The Two Gifts
A feminist medieval tale about the choices in using power in relationships
May you find this story to be a drawbridge into the joyous castle of contentment in all your relationships.
A long time ago, in the early days of England when Arthur and his court ruled at Camelot, there was a kind young man named Jonathan. He was an artist in the service of the court. Jonathan had created fanciful works of art for the court. He was well respected for his creativity.
That year, Jonathan became engaged to Anne of Avenforth. She was a fair maiden who was skilled as an accountant, in service for the queen and the king. Anne lived in a castle in the next county and their impending wedding was announced to the delight of all.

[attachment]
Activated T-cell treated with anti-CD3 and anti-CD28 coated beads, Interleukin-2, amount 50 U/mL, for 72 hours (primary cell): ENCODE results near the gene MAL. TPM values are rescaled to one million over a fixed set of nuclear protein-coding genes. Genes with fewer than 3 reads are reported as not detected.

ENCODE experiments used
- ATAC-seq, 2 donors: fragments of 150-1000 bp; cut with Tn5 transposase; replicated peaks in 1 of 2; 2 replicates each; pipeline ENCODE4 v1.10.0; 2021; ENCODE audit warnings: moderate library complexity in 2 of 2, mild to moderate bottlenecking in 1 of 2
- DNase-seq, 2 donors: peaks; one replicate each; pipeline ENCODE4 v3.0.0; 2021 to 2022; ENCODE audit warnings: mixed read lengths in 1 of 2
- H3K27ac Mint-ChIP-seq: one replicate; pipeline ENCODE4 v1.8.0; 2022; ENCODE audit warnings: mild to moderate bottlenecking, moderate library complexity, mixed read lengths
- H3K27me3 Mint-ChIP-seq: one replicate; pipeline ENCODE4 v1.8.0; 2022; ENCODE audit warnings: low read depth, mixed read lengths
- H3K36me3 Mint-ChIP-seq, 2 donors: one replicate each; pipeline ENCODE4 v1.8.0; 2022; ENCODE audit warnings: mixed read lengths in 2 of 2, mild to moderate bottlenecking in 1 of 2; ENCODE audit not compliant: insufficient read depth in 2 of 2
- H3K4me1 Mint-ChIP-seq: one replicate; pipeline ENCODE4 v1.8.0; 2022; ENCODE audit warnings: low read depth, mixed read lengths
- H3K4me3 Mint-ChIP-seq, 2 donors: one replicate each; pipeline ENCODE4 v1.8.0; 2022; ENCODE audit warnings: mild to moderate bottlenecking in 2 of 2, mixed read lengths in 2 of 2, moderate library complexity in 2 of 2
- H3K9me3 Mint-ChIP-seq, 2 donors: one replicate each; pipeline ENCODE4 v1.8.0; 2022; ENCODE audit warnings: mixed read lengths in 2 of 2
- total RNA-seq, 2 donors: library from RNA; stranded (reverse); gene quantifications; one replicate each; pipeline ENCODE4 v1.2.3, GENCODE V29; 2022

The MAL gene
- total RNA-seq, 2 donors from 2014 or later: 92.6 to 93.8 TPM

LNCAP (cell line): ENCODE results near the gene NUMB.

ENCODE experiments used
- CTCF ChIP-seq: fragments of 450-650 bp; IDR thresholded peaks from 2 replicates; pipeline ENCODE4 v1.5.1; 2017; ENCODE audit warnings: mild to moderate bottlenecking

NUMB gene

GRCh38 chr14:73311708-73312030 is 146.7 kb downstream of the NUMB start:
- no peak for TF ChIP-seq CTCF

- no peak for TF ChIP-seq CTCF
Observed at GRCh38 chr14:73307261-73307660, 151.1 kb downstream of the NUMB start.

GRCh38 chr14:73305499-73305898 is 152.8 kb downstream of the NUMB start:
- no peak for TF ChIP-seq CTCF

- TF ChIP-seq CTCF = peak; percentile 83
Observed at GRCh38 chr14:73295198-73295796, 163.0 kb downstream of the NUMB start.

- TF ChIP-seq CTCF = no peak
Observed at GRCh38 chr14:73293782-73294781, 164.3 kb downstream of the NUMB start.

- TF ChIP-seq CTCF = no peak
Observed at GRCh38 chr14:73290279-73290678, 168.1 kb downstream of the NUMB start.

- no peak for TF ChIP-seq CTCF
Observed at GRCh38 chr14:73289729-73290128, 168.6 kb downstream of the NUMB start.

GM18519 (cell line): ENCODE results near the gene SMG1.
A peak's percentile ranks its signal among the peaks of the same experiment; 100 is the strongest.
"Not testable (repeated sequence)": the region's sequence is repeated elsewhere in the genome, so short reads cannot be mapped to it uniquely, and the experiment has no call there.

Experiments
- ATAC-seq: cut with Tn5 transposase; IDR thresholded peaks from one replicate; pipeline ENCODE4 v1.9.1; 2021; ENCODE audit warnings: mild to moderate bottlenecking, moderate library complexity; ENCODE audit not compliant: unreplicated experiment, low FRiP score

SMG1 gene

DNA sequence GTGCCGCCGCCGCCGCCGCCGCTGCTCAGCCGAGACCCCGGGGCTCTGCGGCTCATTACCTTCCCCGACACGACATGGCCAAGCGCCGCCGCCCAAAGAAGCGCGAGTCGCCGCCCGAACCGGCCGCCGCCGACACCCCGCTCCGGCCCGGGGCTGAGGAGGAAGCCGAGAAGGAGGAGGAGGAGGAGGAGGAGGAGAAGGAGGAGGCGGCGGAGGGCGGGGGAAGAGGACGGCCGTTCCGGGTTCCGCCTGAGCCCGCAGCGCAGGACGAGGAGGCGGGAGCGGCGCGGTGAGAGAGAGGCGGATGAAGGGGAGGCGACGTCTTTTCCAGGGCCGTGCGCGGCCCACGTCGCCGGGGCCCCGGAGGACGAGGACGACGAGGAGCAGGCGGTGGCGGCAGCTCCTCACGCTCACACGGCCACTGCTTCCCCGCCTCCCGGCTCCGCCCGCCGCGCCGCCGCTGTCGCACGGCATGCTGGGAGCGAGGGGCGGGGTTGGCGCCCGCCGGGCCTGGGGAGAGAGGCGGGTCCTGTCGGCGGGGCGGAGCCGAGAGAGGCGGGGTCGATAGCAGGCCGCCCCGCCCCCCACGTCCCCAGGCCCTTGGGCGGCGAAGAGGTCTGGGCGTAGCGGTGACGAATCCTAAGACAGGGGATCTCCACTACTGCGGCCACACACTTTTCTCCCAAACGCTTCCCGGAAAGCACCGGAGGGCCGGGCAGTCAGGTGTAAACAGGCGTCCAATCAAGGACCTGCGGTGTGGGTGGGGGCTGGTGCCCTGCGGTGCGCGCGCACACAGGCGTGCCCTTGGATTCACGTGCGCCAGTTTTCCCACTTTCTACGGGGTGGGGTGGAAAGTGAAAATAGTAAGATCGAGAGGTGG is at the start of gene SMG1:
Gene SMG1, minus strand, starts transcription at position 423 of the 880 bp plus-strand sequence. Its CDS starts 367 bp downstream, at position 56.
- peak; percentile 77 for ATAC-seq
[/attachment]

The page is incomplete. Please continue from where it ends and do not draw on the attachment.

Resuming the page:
One week before the wedding, Jonathan was walking through the west wing of the castle, intending to see the king. He had recently been commissioned to sculpt a rendering of Queen Guenevere’s summer castle. He wanted King Arthur to inspect his plans. As he passed by a door in the hallway, he heard a sigh from one of the king’s scribes working at his desk. Pausing to look in the door, Jonathan saw Andrew standing by his printing device. He was looking for something in the piles of matter on his desk that might remedy his problem.
Jonathan rarely saw Andrew because of the divergence of their respective responsibilities. He did remember seeing the printing devices the court’s scribes were using. He often marveled at their mechanisms.
“What’s the matter, Master Andrew?” Jonathan said. “You look like you have scribe’s block.”
“Oh hello, Master Jonathan,” Andrew responded with some fatigue in his voice. “I have no patience with these machines. It seems that just when I am about to produce a…